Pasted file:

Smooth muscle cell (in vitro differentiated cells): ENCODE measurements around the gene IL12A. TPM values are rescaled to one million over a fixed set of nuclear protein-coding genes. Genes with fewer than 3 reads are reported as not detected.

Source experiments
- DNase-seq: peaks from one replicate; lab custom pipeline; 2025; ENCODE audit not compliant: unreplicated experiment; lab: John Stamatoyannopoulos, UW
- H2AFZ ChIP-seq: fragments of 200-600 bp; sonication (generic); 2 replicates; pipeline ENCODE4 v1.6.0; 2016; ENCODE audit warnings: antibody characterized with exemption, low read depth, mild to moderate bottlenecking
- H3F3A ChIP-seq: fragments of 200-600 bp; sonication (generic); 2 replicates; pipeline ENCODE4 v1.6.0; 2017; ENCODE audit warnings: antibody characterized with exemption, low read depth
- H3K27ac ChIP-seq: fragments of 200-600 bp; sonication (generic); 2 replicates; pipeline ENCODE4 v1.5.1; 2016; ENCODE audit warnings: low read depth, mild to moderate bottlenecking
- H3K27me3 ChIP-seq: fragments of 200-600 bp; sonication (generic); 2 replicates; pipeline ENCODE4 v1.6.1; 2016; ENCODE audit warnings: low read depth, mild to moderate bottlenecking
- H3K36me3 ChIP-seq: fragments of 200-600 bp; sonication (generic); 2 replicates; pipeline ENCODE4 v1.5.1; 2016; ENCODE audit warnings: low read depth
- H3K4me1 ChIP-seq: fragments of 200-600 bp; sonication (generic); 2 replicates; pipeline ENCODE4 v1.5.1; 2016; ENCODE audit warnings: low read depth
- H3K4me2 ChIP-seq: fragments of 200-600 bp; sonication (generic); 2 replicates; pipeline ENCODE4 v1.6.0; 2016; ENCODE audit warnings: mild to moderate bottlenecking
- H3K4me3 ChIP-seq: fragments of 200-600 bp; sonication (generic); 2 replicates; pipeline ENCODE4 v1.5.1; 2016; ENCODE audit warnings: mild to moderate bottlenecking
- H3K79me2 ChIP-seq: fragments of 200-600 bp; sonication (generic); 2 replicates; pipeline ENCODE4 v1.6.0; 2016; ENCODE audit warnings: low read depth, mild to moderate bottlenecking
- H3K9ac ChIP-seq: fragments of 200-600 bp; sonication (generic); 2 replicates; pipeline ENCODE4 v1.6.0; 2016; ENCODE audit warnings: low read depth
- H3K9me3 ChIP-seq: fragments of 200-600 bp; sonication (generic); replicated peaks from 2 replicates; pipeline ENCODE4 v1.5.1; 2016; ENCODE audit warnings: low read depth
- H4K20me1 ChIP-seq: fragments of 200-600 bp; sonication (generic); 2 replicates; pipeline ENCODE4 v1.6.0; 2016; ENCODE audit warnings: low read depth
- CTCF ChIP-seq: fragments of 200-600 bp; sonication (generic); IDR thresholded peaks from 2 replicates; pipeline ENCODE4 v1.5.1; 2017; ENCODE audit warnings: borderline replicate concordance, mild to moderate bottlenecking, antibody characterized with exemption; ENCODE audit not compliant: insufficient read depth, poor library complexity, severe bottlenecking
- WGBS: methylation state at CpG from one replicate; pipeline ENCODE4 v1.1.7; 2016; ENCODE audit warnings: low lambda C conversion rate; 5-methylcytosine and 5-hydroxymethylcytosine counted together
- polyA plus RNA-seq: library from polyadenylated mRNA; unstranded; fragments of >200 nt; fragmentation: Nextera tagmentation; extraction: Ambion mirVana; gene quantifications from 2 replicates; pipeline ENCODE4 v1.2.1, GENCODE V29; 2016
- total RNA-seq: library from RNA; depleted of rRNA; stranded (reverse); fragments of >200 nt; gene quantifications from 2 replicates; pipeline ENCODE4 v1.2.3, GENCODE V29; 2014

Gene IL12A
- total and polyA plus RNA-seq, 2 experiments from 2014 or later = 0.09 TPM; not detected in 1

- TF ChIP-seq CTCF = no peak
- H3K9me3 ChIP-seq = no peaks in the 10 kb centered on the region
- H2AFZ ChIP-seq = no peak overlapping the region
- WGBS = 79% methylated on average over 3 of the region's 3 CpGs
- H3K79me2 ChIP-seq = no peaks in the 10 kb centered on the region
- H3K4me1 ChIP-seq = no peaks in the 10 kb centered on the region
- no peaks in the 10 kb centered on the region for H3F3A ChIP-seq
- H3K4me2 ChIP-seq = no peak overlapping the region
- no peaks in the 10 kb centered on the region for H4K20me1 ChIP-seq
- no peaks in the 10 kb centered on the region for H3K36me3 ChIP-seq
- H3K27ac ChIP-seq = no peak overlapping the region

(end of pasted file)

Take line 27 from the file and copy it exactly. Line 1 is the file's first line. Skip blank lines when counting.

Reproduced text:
- H3K4me1 ChIP-seq = no peaks in the 10 kb centered on the region